The words were barely out of Jerri’s mouth when Murtah, Shri Leonard, and Sarah—who Paul remembered did not particularly like chopped liver—pounced. Paul felt a gnawing sadness as he watched his only daughter glop liver on her Ritz. Once they were close. They used to meet downtown for lunch. They watched football together on Sundays. She was the only one to remember he loved pumpkin pie and make sure there was always one for him on Thanksgiving. He knew there would be no pumpkin pie today.

Everything turned sour after Sarah’s quickie marriage and her more quickie divorce. It was a bad decision, but Paul had been careful not to be judgmental of his daughter. His self-restraint proved worthless. When she found this guru in the mountains of West Virginia the split was complete, and the thing Paul loved most in the world was gone.

Shri Leonard caught Paul’s eyes. He smiled wide, chopped liver lodged between his teeth. “Now I recognize you. I believe Sarah’s father would like to kill me.

Paul was stunned but tried to maintain a blank expression. “I’m not sure.”

“Paul, Shri Leonard is our guest,” Jerri said in long, drawn out syllables.

Shri Leonard nodded. “Who would a man kill but his guest?”

“Shri Leonard has great insight,” Sarah said. “He understands the true impact of the many lives we have led.”

“Yeah insight.” Murtah stuff another cracker in her mouth.

“Hello everybody,” Larry said coming into the room trailed by his small, shy, almost non-existent girlfriend. “I let myself in.” He looked at the wreckage that was once the chopped liver platter. “What happened to the turkey mold?”

“Shri Leonard invited us to partake,” Paul snapped. The guru was ready for him, but it didn’t matter. He was determined.

“I love the chopped liver turkey,” Larry said. “I was telling Gina about it on the way over here. It’s a family tradition.”

“It’s all right,” Gina said softly. “Liver is sometimes hard to digest.”

Sarah looked up at her brother with a sneer. “I don’t remember this tradition.”

“It’s a post-Sarah tradition,” Larry shot back in the same tone. “A lot has happened since you’ve been gone.”

Paul didn’t like his son very much. He’d spent very little time with Larry while Sarah was his. Sarah was right—Larry was a Doofus. Larry wanted to fill the void left in Paul’s life by the loss of Sarah. Paul would rather watch football alone. Larry left too may crumbs and made stupid comments.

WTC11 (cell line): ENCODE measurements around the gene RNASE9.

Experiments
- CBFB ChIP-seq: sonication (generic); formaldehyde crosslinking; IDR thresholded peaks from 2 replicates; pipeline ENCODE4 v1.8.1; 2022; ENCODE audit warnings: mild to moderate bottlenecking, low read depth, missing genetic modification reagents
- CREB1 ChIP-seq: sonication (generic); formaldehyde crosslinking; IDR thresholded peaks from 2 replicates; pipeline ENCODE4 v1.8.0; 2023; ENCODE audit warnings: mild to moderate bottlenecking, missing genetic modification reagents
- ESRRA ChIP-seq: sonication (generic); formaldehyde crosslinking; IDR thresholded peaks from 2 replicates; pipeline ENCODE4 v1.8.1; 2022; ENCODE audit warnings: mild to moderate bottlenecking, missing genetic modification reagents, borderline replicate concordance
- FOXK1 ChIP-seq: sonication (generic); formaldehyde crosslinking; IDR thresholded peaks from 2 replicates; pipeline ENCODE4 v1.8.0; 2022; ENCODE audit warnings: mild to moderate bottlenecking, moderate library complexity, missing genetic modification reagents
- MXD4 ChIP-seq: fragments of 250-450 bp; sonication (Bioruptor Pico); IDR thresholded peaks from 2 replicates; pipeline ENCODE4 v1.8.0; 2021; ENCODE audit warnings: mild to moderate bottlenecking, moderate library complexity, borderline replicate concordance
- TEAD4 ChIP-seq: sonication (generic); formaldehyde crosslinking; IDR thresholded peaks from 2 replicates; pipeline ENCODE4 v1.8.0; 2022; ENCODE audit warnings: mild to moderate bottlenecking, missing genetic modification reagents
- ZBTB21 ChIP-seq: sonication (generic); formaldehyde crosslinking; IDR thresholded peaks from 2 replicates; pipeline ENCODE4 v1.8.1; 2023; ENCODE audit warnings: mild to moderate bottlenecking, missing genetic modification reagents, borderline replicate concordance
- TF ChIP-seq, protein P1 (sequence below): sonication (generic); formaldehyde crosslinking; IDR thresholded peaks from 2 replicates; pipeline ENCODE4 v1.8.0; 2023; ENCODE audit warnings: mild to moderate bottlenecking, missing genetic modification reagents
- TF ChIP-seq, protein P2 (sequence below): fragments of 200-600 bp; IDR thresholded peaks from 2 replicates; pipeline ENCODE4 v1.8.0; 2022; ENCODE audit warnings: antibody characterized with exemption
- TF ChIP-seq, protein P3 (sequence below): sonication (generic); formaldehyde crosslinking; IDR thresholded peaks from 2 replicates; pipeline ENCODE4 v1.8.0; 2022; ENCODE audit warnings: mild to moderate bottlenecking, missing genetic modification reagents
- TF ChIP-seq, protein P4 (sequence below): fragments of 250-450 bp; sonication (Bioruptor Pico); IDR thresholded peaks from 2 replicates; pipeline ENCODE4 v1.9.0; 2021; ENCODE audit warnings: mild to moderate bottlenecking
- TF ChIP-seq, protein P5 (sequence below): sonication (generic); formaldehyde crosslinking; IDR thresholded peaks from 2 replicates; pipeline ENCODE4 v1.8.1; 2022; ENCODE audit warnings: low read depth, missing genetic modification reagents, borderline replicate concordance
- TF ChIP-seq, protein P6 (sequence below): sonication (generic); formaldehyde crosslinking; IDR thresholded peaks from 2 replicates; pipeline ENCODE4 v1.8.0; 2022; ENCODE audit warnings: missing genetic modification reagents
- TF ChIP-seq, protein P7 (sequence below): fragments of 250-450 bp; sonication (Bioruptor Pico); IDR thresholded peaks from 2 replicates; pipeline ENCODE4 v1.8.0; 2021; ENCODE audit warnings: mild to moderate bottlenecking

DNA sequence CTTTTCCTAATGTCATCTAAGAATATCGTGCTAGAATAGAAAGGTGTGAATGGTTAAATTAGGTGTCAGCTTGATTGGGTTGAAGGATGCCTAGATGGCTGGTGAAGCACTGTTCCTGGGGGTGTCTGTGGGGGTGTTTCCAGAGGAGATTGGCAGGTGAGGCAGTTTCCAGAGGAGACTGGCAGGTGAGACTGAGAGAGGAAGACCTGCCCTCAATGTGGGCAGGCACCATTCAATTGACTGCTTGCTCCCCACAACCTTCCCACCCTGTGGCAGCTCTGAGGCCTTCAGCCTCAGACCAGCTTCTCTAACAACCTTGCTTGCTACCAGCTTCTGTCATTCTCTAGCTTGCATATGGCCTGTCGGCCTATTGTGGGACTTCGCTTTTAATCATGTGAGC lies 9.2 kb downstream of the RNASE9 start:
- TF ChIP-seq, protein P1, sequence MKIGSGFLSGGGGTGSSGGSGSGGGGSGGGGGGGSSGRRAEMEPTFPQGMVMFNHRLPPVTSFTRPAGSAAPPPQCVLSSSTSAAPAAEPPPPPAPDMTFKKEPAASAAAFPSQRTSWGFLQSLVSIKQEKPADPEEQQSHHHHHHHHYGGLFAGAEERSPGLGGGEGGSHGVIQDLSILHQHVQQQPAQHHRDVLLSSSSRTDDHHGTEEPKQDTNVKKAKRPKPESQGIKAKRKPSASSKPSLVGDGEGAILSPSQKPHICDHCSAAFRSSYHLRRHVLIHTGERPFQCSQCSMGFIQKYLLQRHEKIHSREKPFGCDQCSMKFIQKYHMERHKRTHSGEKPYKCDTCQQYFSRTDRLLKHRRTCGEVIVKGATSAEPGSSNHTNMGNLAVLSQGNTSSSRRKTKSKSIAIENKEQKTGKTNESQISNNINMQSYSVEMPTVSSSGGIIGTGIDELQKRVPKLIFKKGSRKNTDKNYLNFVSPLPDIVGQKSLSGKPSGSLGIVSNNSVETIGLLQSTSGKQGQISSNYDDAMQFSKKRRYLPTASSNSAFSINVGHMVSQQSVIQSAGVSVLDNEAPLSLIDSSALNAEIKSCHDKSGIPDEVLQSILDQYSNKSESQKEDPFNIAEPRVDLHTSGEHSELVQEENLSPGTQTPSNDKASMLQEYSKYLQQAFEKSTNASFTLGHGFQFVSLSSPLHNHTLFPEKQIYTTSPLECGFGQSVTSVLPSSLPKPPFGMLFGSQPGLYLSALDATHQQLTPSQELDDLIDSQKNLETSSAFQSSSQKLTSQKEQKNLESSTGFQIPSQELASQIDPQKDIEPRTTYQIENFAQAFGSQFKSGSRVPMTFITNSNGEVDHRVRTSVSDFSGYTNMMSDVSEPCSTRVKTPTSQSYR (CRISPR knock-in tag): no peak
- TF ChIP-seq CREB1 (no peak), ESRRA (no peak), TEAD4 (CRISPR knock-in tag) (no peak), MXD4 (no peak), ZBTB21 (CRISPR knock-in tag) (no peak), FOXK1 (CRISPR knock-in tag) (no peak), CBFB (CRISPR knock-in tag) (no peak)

“We can go back,” Paul said softly.

“Our roads lead us in many directions,” Shri Leonard said after a quick swallow. “The one direction they cannot lead is back.” Then with a twinkle in his eye, “You know you have tried to kill me many times before. The struggle continues.”

Jerri clapped her hands together. “Let’s forget about the chopped liver and move into the dining-room.” There was forced holiday joy in her voice. Thanksgiving was Jerri’s favorite holiday. Paul almost felt sorry for her.

Jerri placed large bowls of split pea soup in front of each of them after they sat down—another holiday tradition. Murtah started shoveling the thick, green liquid into her mouth. “I think we should give thanks,” Jerri said, just like she said every year. She was a very literal woman.

“I don’t have enough to be thankful for,” Paul said, wondering what Shri Leonard meant by “tried” to kill him.

“I guess then if falls to me,” Larry said putting his hand on Gina. Gina did not respond.

“I think if anybody gives thanks it should be Shri Leonard,” Sarah said, “after all, he is the holy man at the table.”

Larry pulled his hand away from Gina. “I’ve been giving plenty of thanks since you left to become this fraud’s bimbo.”

Sarah leaned across the table. “It is the thanks of the heathen, the thanks of the decadent, the thanks of the ignorant—the thanks of the Doofus.”

Shri Leonard raised his soupspoon. “The best way to show thanks is to enjoy what the Gods have provided. I suggest we bring out the turkey.”

“Amen,” Murtah said between slurps.

“Mom,” Sarah whined, “you heard what Shri Leonard said. Bring out the turkey.”

Jerri’s eyelids fluttered. “But sweetheart, we haven’t finished the soup yet.”

“Mom!” Sarah’s head dropped to the table with a thud, something she’d been doing since she was five.

“Bring out the fucking turkey,” Paul grumbled.

Jerri rushed into the kitchen and quickly returned with the turkey, throwing it on to the center of the table so that it rolled off its platter. “There, you happy? We’ll eat like pigs.”